• De URL van de link klopt, hij zou moeten werken?
      Er is geen optimaal aantal levels, maar als je zoals in mijn voorbeeld op elke pagina 10 links plaatst kun je na 5 click dus al 100.000 pagina's bereiken. Je kunt er dan voorkiezen om nog een level dieper te gaan zodat je 1.000.000 pagina's kunt bereiken, of simpelweg het aantal links per pagina omhoog doen naar bijvoorbeeld 20. Het aantal clicks is dus niet heel belangrijk, als er maar een goede structuur in de site zit.

  • It looks like this (it seems wel structured, but lacks level 1 and 2 pages).

    • Level 1 is the homepage, but it looks like a splash page with 1 link to a homepage on level 2? Most incoming links will point to your homepage, so you should really move pages up a few levels 😉

      • I would like that too 🙂 This graph is another way to persuade our client to redesign (and restructure). Thanks for sharing, André.

  • When a website has a (rich) menu with submenu item's you often get something like this. The menu including subitems has 78 links, what do you think about that?

    • Looks like a great example of a good site structure on first sight. 100 pages on level 1 and 1000 on the next level.

    • Kay

      This does look good to me!

  • jskooij

    Thanks andre, specially for the tip in excell. I have used screaming frog before, but as always you can do magic with it 🙂

    Oops... i thought i give it a try... but what is: replace all semicolons for nothing
    What are the semicolons?

    • Sivand

      Also had problems with the semicolons..

  • Jambonbuzz

    Hello, good article. Why don't you use the import feature in Excel Data > From Text then select CSV + UTF 8 with the separator you want. Works perfectly here

  • Marc Rudisuhli

    Thanks Andre, your regex didn't work for me but this one worked:

    Hope that help...

  • Marc Rudisuhli

    I see in my precedent comment I forgot to say that user need to use Notepad++ version 6.3.2 (or higher) and find & replace the following:

    Hope this is more clear 😉

  • It is much easier when you use Open Office Calc for importing the Screaming Frog data. It doesn't mess with the columns and you don't need to do any enhancements of the imported data.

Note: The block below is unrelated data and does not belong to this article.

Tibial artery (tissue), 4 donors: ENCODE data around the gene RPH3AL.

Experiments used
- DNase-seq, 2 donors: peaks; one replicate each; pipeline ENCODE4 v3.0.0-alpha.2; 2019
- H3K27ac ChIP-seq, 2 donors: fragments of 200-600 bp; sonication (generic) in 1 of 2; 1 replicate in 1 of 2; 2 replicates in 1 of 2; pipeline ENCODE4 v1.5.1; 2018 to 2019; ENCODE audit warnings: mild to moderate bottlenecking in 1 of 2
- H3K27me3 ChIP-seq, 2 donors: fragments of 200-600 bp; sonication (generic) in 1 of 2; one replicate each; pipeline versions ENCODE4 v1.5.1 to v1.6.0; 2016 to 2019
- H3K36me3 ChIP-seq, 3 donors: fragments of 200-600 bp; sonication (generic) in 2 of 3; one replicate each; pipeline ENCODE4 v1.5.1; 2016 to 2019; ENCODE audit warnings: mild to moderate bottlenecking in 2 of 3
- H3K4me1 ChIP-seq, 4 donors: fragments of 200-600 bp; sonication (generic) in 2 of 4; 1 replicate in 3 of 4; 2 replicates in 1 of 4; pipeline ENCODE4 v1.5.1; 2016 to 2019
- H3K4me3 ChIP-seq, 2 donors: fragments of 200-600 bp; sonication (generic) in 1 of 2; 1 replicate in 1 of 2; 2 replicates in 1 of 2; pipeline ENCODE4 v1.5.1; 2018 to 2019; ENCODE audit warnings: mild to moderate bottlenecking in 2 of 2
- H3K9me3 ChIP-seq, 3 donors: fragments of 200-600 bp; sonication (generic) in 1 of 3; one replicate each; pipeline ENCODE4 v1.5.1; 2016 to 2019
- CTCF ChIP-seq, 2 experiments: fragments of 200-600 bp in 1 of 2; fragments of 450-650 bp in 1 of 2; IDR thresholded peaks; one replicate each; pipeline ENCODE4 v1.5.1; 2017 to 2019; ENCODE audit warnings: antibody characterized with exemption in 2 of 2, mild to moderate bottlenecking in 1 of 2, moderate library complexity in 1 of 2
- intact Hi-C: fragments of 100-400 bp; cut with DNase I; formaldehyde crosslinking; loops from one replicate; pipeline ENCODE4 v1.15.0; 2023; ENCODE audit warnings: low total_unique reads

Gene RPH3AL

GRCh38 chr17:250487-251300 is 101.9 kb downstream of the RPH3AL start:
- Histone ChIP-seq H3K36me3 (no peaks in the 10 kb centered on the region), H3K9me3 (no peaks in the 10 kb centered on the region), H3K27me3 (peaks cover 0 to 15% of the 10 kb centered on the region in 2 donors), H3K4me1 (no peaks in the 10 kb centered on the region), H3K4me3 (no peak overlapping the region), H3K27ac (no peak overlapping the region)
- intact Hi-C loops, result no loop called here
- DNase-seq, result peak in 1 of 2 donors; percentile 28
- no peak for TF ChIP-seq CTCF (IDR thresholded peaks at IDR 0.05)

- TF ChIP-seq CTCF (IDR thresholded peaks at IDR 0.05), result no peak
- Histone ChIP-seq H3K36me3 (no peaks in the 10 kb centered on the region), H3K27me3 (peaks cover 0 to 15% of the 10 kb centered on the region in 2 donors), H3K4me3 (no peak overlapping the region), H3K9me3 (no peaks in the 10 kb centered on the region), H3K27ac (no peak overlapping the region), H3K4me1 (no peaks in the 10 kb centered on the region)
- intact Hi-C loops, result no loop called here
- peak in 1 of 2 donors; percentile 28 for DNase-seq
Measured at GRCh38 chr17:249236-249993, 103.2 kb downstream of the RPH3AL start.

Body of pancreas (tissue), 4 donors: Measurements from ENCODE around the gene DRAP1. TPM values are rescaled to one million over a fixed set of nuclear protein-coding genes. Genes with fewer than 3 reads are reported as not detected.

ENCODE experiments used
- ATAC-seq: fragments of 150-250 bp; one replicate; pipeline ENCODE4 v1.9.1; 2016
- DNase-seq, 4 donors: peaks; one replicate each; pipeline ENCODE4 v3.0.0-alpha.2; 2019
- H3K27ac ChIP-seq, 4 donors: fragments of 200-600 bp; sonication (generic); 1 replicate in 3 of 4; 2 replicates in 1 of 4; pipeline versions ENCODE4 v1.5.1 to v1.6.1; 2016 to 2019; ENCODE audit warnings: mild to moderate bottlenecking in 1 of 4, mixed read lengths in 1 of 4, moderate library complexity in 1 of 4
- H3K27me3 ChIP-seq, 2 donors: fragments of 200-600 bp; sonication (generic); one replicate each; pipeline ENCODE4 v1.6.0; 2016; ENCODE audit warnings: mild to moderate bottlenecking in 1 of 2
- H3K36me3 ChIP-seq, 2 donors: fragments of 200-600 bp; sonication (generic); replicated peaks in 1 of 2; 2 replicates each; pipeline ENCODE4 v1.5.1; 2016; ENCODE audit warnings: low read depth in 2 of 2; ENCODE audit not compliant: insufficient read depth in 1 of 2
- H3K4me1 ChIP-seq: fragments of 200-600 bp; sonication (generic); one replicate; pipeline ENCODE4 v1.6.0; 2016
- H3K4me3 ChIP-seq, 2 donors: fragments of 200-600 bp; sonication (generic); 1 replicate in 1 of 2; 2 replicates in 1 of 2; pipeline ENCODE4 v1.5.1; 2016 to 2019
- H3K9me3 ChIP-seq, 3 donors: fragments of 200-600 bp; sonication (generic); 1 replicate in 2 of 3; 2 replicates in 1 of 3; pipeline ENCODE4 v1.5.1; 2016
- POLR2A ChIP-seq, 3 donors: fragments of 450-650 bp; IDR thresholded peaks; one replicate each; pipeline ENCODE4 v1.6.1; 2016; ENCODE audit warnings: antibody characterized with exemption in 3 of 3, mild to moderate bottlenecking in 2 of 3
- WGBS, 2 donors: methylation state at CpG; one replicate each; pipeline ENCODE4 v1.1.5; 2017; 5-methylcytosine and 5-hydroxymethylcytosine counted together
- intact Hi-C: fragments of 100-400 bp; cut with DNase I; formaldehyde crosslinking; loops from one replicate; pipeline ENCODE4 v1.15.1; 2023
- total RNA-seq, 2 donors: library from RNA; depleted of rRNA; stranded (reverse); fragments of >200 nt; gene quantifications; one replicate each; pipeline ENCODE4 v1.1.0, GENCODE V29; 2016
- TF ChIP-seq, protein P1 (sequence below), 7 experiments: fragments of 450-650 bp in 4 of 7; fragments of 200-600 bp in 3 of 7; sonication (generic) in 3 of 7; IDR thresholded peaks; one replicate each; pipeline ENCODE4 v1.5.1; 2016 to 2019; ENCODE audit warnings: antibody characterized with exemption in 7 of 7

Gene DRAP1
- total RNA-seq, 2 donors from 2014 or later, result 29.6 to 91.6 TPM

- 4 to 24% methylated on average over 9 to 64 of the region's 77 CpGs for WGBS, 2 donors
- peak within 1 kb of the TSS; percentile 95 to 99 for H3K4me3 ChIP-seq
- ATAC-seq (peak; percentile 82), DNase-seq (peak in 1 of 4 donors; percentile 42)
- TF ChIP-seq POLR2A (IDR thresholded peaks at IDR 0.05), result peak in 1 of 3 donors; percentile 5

• Great, thanks for the overview!

  • Tim

    Can't wait to find out!

  • Ronald B

    Wat een top artikel! Ben al druk bezig maar ik kom er niet helemaal uit. Ik loop vast bij het maken van een grafiek. Op dit moment heb ik netjes een internal_all.cvs en als ik deze open in Excel ga ik naar het kopje ; levels' en die telt 21.000 punten.

    Hoe zorg ik nou dat als ik die Level kolom selecteer dat er netjes op de x-as de levels komen en op de y-as de hoeveelheid? Want ik krijg 21.000 punten op de x-as of y-as.

    Het liefst stap voor stap 🙂 Want het is echt een uitstekend artikel!!!

    • Ik zie nu dat ik een stap mis in het artikel. Je moet op een 2de blad 30 rijen maken met de nummers 0-30 er in. En dan in de cel er naast: =AANTAL.ALS(Blad1!L:L; A1) waarbij Blad1 je blad is met alle data en de L de kolom waar de levels in staan. A1 verwijst dan naar de net aangemaakte cellen van 0-30. Lukt het zo?

  • Mark

    Interessant artikel nooit zo over nagedacht eigenlijk. Maar ga er zeker mee aan de slag. Waarschijnlijk met mijn zijn er veel te veel pagina's.

  • MichelK

    Hi André,

    There's an easier way to load the data into Excel. With Excel open:

    1. type something in cell A1
    2. Select column A
    3. Go to text to columns and make it seperate on comma's
    4. find the screaming frog output and open this with notepad
    5. copy the data
    6. paste the data into cell A1
    7. Voila!

    Thanks for the interesting insights.

  • Portman

    really good post cgo here

  • And now there is even an easier way, because this feature is added to Screaming Frog. So no need to dive in to excel.